[Visiting Ikea with the 4 Littles (Thuy's kiddos and my boys), racing Lego creations at The Works Museum, and Dean using colored sand to trace his sight words.  This kid is a whiz at reading!]

Dean has been uncooperative with his hearing tests in the past.  At his 6 year (YES - MY SON IS SIX NOW!!) check up he failed the hearing screening. I wasn't at all concerned but we did have to follow up with an audiologist.  Thanks to Bruce, I was familiar with this process. We left with a stamp of approval - he has normal hearing. Typically I'm not a fan of the word "normal" but at times it's nice to hear!

Weight is still a concern, however.  It has become a greater concern as of late -- he has dropped off the charts (the highest he has ever achieved is 6th percentile). Just like with Julia he was not following his own curve, but plateauing. Worse even, he is LOSING weight.  Since he has dropped below 40 pounds he has to go back to his old car seat even.

We had a visit with a nutritionist but we're already doing all the things they suggest - I feel like a pro after all of the work we've done with Julia. His food allergies make things more challenging too.  I'm not sure what comes next...

Forgetting the stroller turned out to be just fine with Bruce! The boys have often asked for one of those cool strollers they rent at the mall - they fought over it a bit.

Toddler Tuesday at Mall of America has an event and a free movie each week.  We have therapy from 930 am to 530 pm on Tuesdays but I rescheduled the morning appointments in favor of seeing Curious George!! The boys both have birthdays in February and have a mutual fondness for that curious critter!  Afterward we caught the free showing of Kung Fu Panda 2.  Look how adorbs my little guys are!

After waiting in line for a good 90 minutes Dean decided he did NOT want to meet George up close and take a photo with him.  Elijah attempted a selfie-with-George-in-background but Dean kept covering up the camera lens. It was too funny!

 Canada Katie came to visit and we had such fun -- doing nothing exceptional. Simply enjoying all that makes up our ordinary lives!

Girls night - with 2 of my favorite ladies Thuy and Katie!

In the midst of this ordinary life time is passing. We are all getting older. I've noticed it most in Julia this past month.  She got a "real" haircut - a salon, with a blow dry and straight iron and all that. Sure, she looks beautiful, but she always has.  More-so she looks older. She attended her first Karate tournament - and came home with a trophy, medal, and a new belt! She was promoted to green/gold!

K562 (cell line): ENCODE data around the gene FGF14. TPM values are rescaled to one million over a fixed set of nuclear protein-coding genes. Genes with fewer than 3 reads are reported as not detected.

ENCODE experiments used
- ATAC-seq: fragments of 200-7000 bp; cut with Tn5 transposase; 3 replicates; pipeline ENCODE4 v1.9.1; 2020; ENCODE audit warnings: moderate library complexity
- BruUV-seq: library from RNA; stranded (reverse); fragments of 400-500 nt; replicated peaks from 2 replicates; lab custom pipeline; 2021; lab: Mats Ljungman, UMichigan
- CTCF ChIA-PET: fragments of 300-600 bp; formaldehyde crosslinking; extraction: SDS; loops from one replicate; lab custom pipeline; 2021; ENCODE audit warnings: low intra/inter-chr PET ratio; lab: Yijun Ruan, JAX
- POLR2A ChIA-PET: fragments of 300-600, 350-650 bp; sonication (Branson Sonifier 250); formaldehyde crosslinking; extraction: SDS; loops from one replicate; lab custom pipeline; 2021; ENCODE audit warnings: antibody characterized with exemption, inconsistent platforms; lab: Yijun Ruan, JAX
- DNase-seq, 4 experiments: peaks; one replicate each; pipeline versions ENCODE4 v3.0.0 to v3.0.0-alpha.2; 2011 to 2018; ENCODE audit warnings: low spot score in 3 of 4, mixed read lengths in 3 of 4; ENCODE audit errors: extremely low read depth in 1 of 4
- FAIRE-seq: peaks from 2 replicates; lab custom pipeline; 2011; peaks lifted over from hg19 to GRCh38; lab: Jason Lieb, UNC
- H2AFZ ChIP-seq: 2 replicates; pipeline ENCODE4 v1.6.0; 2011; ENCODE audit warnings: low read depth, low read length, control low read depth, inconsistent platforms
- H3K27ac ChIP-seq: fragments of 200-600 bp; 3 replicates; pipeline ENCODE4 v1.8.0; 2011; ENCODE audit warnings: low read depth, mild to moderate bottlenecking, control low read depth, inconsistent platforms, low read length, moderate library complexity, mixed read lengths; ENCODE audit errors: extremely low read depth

We've been meeting with her entire team at Melrose, the eating disorder clinic, weekly.  It's tough to say if it helps at all.  I'm still not convinced there is a mental component to it, since we know she has gastroparesis which is a stomach emptying disorder.  However, even on the meds she is stagnant in her weight gain has stalled 14 pounds from her current goal weight.

We had this awesome St Patrick's Day Treasure Hunt! I downloaded a really creative freebie from the teacherspayteachers site and hung up the clues where they fit. The goodie bags were filled with rainbow candies (Mike & Ike, fruit gummies, part of a Nerds rope, rainbow sour straws, Easter mini erasers, a stretchy bunny fidget, a love note, and some stickers.  Then I added some curling ribbon for flair. Okay, I spent longer prepping for this than it took the kids to find the treasure, but they really enjoyed it. Worth it. 

The last thing I want to share about my ordinary life is about this conference I attended at the Pacer Center (a special needs advocacy group).  It was a 3 day Parent Leader Training for parents of special needs children.  A very in-depth look at the IEP (individualized education plan) and evaluating areas of need with services provided that are targeting that area.

This is helpful in the services we receive in our private therapies - OT, ST, PT, social skills, etc. Because I homeschool, the kids do not have active IEPs at this point.  Dean had one that followed him from 20 months through the end of Preschool.  Bruce currently has an IFSP (Indv. Family Service Plan) for under 3 years old.  Dean had transitioned from this to an IEP.  The girls had ones in place in elementary school.

The instructor was assisting me in this Parent Homework Sheet activity and noticed a part about Bruce's progress updates with his expressive language.  "17 years and I've never seen an IEP that included the word 'boob.'" Glad I could be the first? (The statement was that Bruce had been using signs and words for several things, such as 'boob' for nursing.)

On the 3rd day Pacer held a training for the public on the ABCs of IEPs and the Parent Leaders were to assist those attending.  I was the only one who had experience with an IFSP in early childhood and connected with this family whose children were - get this coincidence - deaf (her husband and father in law are deaf as well).  Much more than Bruce, but I still felt so bonded to this mom.

It was exceptionally rewarding to speak with a parent on the front end of her special needs journey. I didn't realize how far we had come until reflecting with her what it is like to be just beginning. I told her about TEFRA MA and the exact process I went through to get approval. It was life changing for us and she lit up like a streetlight upon hearing about it.

And although the group of moms attending this workshop with me were, most of them, far more liberal than I, it was a comforting crowd. There is an instant and unspoken bond when in a room full of others parenting special needs children. What a comfort to be surrounded by others who just "get it."

To know that there are not any other options: you be the best parent for that child that you can be. More than that. The parent they deserve.  It's not a choice, it's a given.  I am NOT always successful but that is where that whole "God's light shining through the cracks in my clay jar" comes in. He gives me the strength to live my ordinary life.

Ended our ordinary day today with a round of Doodle Dice and a homemade Contraction Concentration game.